2010 Volkswagen Jetta TDI
2010 Volkswagen Jetta TDI. Click image to enlarge
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Review and photos by Chris Chase

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2010 Volkswagen Jetta

Our long-term Jetta TDI diesel tester is now back home with Volkswagen Canada, but more than four months and nearly 8,000 kilometres behind the wheel gave us an excellent perspective of the car’s strong points and weaknesses.

We knew going in that fuel consumption would be one of the positives, based on the car’s Energuide ratings of 6.7/4.6 L/100 km (city/highway). Once the engine was fully broken in (which appeared to be around the 3,000-km mark), the car easily averaged in the low-5.0 L/100 km range on the highway, and in mild spring weather, the city average never went over 7.5 L/100 km. Both of these numbers are higher than the rated figures, but that’s par for the course in any car, regardless of the power source.

2010 Volkswagen Jetta TDI
2010 Volkswagen Jetta TDI. Click image to enlarge

As noted by Paul Williams in his test drive of this car, the Jetta diesel is a well-scaled car. The exterior dimensions are tidy, yet the interior is roomy enough that it never felt like a penalty box, even on long highway drives. The massive trunk is a plus too; the similar Golf is available as a hatchback or station wagon, but the sedan provides all the practicality that many drivers will need on a regular basis, and then some.

The optional twin-clutch DSG (Direct Shift Gearbox) transmission is a treat, with its smooth shifts and prompt responses to drive input, but personally, I would still choose a manual transmission for the additional control in messy winter weather (the DSG doesn’t allow the car to be started in second gear for additional grip on slippery roads). For the uninitiated driver, the DSG’s tendency to lurch when downshifting as the car slows to a stop is off-putting, even though it’s possible to tailor your driving style to avoid this. There’s also the issue of long-term reliability: my experience in reviewing used cars with the DSG suggests that its complicated nature makes it problem-prone (though not so much that I’d recommend against it outright), something that would also likely make for expensive repairs after the warranty expires.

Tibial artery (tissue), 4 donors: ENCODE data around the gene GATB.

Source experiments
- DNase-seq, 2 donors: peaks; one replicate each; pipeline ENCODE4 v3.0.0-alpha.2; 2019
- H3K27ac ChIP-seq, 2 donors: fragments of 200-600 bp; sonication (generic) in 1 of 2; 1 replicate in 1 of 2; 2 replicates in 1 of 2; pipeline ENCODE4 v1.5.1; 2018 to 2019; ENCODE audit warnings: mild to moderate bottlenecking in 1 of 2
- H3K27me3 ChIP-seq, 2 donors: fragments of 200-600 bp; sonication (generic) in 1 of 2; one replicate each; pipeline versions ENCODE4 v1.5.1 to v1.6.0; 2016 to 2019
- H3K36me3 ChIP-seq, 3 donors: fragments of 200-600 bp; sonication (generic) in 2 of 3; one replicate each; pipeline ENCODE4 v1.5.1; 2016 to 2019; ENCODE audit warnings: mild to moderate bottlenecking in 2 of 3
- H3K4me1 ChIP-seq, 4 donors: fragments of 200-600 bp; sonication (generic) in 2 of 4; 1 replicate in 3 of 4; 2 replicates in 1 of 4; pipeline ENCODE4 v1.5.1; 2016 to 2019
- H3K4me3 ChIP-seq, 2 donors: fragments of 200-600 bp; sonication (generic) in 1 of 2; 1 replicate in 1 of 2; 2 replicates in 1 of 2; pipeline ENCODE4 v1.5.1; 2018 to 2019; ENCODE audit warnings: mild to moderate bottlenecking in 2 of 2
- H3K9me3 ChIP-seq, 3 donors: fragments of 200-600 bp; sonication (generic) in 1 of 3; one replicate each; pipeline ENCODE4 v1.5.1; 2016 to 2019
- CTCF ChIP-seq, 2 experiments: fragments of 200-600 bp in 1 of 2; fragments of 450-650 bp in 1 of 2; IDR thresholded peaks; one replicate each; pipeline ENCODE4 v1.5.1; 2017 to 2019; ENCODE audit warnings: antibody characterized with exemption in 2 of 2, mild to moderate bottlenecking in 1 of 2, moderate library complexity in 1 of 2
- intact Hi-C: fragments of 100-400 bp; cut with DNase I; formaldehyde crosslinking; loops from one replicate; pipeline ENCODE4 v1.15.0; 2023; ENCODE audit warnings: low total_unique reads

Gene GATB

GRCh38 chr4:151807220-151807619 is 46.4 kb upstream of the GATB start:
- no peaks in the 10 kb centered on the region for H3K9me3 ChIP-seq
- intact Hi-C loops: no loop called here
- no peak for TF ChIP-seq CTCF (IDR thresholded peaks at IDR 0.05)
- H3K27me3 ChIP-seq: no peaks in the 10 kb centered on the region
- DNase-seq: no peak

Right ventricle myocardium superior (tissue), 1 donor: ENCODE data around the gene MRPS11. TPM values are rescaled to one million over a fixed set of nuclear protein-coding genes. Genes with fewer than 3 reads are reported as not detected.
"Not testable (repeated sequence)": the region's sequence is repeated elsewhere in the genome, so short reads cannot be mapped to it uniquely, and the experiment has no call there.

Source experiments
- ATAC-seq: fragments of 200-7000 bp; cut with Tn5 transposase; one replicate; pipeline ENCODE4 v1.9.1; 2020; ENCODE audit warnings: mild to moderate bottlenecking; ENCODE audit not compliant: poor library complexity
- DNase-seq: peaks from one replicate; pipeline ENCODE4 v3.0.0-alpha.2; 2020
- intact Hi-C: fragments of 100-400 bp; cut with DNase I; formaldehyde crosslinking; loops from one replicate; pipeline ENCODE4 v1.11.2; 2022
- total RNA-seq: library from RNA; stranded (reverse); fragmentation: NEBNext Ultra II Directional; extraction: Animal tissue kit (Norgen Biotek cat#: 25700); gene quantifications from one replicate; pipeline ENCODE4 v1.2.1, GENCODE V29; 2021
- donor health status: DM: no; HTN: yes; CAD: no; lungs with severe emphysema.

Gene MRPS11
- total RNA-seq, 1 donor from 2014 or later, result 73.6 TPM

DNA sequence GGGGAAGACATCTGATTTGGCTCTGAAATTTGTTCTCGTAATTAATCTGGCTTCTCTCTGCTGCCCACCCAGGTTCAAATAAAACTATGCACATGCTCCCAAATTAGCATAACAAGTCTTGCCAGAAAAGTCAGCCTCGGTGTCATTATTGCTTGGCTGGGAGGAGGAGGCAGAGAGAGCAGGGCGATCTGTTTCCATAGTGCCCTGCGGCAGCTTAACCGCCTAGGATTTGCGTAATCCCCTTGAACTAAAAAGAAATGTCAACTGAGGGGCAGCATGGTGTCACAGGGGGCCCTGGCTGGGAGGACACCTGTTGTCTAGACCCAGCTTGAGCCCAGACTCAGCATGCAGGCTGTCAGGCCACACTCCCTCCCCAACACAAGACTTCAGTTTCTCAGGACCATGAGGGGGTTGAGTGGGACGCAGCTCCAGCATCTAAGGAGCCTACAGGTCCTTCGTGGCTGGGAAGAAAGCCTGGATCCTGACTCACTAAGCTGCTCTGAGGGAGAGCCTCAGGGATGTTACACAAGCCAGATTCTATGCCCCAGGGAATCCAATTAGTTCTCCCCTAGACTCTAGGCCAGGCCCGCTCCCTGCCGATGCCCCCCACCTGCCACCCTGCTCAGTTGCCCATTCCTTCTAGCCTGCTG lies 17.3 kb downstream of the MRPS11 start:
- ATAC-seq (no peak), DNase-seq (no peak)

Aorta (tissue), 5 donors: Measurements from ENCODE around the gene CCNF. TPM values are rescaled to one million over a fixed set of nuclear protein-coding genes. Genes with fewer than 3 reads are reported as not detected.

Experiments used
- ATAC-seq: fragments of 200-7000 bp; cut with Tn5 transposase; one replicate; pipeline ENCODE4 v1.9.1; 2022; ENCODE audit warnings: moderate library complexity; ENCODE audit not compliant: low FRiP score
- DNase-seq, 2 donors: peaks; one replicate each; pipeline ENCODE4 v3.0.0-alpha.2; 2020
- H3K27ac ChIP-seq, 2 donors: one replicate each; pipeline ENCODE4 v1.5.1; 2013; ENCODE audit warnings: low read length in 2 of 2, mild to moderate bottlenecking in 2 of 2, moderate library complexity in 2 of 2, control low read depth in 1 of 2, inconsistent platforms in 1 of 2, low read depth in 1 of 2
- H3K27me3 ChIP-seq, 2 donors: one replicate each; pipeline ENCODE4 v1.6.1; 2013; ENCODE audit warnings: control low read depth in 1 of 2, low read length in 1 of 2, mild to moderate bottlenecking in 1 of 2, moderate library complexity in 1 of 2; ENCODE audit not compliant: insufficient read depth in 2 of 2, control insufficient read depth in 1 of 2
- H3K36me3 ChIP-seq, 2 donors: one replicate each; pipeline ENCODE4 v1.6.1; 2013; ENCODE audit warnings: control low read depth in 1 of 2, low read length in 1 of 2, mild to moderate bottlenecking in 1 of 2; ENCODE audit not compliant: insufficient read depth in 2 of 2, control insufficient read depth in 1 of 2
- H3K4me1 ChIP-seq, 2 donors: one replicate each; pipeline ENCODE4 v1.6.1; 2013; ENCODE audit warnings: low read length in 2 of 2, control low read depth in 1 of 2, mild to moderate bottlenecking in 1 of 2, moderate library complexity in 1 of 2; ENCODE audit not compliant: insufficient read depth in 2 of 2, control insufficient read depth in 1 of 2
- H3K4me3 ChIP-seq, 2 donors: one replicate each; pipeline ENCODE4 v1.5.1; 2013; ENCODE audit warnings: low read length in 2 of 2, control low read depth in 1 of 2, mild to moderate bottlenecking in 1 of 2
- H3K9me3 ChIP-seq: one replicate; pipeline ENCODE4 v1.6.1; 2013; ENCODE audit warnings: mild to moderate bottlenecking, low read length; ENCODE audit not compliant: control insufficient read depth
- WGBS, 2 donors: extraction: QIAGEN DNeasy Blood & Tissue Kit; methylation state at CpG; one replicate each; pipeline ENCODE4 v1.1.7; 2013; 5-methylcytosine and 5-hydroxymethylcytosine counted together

Even Volkswagen’s entry-level models are known for their composed-but-entertaining on-road manners, and the Jetta is no different. The ride is wonderful, if even a bit too soft in some circumstances, and road and wind noise are minimal, in spite of the aggressively-lugged Pirelli winter tires our tester wore for the duration of its stay with us.

2010 Volkswagen Jetta TDI
2010 Volkswagen Jetta TDI. Click image to enlarge

There were a few nervous moments and some choice words uttered the first time I filled the tank with diesel, as the filler neck appears to be too small to properly accept the diesel pump nozzles at every gas station I visited. If it seemed difficult to get the nozzle in the car, it required even more force to get it out, at which point I was worried about breaking the car in the process. Apparently, I’m not alone in this experience, either.

The VW dealer I picked up the car from suggested the use of diesel conditioner in cold weather. Not an expensive proposition; a bottle that lasted all winter (with some left over) cost about $5, but I was less pleased when the closed bottle tipped over and leaked in the trunk. The stuff stinks, and it took a serious scrubbing to get the smell out. I disagree with the notion of a certain carmaker that “diesel is a dirty word,” but this stuff is best stored in the garage or garden shed, though it would be far more convenient to keep it in the car so it’s right there at fill-up time.

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